What is Dysphagia?
Difficulty in swallowing (dysphagia) is common among all age groups, especially the elderly. The term dysphagia refers to the feeling of difficulty passing food or liquid from the mouth to the stomach. This may be caused by many factors, most of which are temporary and not threatening. Difficulties in swallowing rarely represent a more serious disease, such as a tumor or a progressive neurological disorder.
How is Dysphagia Treated?
Treatment is tailored to the particular cause of the swallowing disorder. Many swallowing disorders may be helped by direct swallowing therapy. A Speech & Language Pathologist can provide special exercises for coordinating the swallowing muscles or stimulating the nerves that trigger the swallow reflex. Some patients with swallowing disorders have difficulty in feeding themselves. An occupational therapist or Speech & Language Pathologist can aid the patient and family in feeding techniques.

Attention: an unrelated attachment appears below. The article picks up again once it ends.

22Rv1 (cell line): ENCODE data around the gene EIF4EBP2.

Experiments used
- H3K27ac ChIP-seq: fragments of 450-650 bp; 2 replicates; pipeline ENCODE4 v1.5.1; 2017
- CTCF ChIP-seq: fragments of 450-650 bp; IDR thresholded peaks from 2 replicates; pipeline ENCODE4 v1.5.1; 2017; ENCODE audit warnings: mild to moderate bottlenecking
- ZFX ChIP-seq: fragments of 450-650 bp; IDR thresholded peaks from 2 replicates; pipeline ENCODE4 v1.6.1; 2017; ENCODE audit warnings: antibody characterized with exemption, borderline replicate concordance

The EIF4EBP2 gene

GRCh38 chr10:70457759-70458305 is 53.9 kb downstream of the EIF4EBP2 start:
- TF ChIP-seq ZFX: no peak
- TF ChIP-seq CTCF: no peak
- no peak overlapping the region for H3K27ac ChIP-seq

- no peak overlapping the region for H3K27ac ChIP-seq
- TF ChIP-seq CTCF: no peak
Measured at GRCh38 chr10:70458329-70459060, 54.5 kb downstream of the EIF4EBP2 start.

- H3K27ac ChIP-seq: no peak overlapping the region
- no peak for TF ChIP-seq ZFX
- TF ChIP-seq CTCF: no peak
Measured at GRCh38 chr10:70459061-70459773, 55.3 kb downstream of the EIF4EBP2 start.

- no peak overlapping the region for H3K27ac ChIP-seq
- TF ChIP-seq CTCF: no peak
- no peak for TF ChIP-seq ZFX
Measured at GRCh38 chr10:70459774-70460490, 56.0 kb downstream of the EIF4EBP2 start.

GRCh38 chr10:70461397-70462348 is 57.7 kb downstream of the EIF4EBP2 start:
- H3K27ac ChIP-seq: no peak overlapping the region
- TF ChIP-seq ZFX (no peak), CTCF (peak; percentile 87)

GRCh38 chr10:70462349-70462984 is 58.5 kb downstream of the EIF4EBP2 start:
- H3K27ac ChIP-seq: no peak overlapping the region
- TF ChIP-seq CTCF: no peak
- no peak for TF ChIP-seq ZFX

Surgery is used to treat certain problems. If a narrowing exists in the throat or esophagus, the area may need to be stretched or dilated. If a muscle is too tight, it may need to be dilated or released surgically. This procedure is called a cricopharyngeal myotomy and can be performed trans-orally without the need for external incisions and prolonged hospital stay.